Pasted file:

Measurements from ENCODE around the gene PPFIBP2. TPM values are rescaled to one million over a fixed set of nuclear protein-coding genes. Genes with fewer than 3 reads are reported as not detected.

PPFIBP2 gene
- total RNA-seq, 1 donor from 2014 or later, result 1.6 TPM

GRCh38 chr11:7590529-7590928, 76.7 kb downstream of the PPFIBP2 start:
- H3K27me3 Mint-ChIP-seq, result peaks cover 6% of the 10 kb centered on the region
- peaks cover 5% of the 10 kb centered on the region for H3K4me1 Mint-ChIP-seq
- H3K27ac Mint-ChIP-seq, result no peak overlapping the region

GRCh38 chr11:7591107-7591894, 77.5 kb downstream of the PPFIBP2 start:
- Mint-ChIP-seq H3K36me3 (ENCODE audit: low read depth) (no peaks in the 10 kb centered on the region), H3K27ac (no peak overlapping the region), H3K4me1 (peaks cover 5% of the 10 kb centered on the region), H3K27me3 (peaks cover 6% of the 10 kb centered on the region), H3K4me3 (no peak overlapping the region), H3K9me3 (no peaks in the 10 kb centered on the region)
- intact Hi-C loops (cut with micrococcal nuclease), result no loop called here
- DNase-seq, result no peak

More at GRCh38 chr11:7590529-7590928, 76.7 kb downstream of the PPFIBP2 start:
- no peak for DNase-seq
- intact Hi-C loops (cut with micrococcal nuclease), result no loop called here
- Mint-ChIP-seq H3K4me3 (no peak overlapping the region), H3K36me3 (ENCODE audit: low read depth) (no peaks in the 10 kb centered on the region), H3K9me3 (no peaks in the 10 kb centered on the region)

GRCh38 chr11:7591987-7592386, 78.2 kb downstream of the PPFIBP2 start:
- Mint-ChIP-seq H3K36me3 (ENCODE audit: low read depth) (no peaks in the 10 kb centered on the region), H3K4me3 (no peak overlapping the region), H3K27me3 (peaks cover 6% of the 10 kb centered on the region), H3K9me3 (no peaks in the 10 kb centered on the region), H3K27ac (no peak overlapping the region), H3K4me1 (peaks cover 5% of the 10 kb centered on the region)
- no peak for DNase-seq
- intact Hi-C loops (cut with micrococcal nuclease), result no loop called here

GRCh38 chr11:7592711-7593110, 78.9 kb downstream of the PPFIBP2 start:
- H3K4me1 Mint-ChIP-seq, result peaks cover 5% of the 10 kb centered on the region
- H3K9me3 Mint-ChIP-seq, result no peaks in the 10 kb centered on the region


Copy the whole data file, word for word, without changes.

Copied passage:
Measurements from ENCODE around the gene PPFIBP2. TPM values are rescaled to one million over a fixed set of nuclear protein-coding genes. Genes with fewer than 3 reads are reported as not detected.

PPFIBP2 gene
- total RNA-seq, 1 donor from 2014 or later, result 1.6 TPM

GRCh38 chr11:7590529-7590928, 76.7 kb downstream of the PPFIBP2 start:
- H3K27me3 Mint-ChIP-seq, result peaks cover 6% of the 10 kb centered on the region
- peaks cover 5% of the 10 kb centered on the region for H3K4me1 Mint-ChIP-seq
- H3K27ac Mint-ChIP-seq, result no peak overlapping the region

GRCh38 chr11:7591107-7591894, 77.5 kb downstream of the PPFIBP2 start:
- Mint-ChIP-seq H3K36me3 (ENCODE audit: low read depth) (no peaks in the 10 kb centered on the region), H3K27ac (no peak overlapping the region), H3K4me1 (peaks cover 5% of the 10 kb centered on the region), H3K27me3 (peaks cover 6% of the 10 kb centered on the region), H3K4me3 (no peak overlapping the region), H3K9me3 (no peaks in the 10 kb centered on the region)
- intact Hi-C loops (cut with micrococcal nuclease), result no loop called here
- DNase-seq, result no peak

More at GRCh38 chr11:7590529-7590928, 76.7 kb downstream of the PPFIBP2 start:
- no peak for DNase-seq
- intact Hi-C loops (cut with micrococcal nuclease), result no loop called here
- Mint-ChIP-seq H3K4me3 (no peak overlapping the region), H3K36me3 (ENCODE audit: low read depth) (no peaks in the 10 kb centered on the region), H3K9me3 (no peaks in the 10 kb centered on the region)

GRCh38 chr11:7591987-7592386, 78.2 kb downstream of the PPFIBP2 start:
- Mint-ChIP-seq H3K36me3 (ENCODE audit: low read depth) (no peaks in the 10 kb centered on the region), H3K4me3 (no peak overlapping the region), H3K27me3 (peaks cover 6% of the 10 kb centered on the region), H3K9me3 (no peaks in the 10 kb centered on the region), H3K27ac (no peak overlapping the region), H3K4me1 (peaks cover 5% of the 10 kb centered on the region)
- no peak for DNase-seq
- intact Hi-C loops (cut with micrococcal nuclease), result no loop called here

GRCh38 chr11:7592711-7593110, 78.9 kb downstream of the PPFIBP2 start:
- H3K4me1 Mint-ChIP-seq, result peaks cover 5% of the 10 kb centered on the region
- H3K9me3 Mint-ChIP-seq, result no peaks in the 10 kb centered on the region